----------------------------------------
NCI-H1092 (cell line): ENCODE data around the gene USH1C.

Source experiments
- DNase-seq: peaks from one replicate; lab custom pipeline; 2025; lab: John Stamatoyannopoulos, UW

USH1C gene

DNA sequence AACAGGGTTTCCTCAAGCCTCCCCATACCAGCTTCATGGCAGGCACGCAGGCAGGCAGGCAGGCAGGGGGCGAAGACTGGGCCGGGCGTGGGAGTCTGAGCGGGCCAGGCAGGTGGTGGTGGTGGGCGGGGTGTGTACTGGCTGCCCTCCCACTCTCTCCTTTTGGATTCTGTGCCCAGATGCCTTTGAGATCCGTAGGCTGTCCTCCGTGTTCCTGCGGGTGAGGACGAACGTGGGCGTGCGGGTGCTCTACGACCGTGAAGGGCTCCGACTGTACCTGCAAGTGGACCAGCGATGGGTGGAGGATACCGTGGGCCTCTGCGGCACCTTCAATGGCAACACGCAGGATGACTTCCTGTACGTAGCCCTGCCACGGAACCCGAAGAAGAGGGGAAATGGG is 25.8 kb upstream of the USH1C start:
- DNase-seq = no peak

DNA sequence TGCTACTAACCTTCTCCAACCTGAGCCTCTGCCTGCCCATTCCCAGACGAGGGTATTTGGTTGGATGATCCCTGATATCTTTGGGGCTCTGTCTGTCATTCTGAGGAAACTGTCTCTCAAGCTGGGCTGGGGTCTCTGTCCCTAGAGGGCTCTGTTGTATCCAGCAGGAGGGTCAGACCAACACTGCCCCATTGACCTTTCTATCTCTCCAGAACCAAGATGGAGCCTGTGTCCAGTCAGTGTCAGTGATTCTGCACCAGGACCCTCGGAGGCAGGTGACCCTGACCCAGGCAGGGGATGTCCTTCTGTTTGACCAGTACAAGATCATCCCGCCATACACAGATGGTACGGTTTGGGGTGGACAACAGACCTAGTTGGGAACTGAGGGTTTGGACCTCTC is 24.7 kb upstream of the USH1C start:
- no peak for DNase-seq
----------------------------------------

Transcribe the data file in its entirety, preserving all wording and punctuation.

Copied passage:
NCI-H1092 (cell line): ENCODE data around the gene USH1C.

Source experiments
- DNase-seq: peaks from one replicate; lab custom pipeline; 2025; lab: John Stamatoyannopoulos, UW

USH1C gene

DNA sequence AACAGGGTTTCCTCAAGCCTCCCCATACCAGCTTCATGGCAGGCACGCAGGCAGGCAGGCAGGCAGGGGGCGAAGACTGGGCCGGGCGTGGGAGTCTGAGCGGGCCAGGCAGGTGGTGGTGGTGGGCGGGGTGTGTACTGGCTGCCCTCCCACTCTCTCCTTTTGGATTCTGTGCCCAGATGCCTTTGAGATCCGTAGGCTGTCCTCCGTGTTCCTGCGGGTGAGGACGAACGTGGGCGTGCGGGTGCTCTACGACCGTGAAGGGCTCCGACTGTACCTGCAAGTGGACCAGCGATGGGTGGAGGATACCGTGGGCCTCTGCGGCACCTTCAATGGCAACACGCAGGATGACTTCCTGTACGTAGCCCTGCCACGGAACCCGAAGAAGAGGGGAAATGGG is 25.8 kb upstream of the USH1C start:
- DNase-seq = no peak

DNA sequence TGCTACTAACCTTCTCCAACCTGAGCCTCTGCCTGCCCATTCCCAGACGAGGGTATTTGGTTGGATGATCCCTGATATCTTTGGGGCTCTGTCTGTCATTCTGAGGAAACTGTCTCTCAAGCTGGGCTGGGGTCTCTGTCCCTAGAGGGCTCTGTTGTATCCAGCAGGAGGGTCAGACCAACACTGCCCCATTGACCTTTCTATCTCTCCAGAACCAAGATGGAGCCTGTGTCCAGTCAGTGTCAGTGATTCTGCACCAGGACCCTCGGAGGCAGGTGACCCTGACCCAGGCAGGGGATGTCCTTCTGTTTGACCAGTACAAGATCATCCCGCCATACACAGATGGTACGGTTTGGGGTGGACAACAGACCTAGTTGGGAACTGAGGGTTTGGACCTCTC is 24.7 kb upstream of the USH1C start:
- no peak for DNase-seq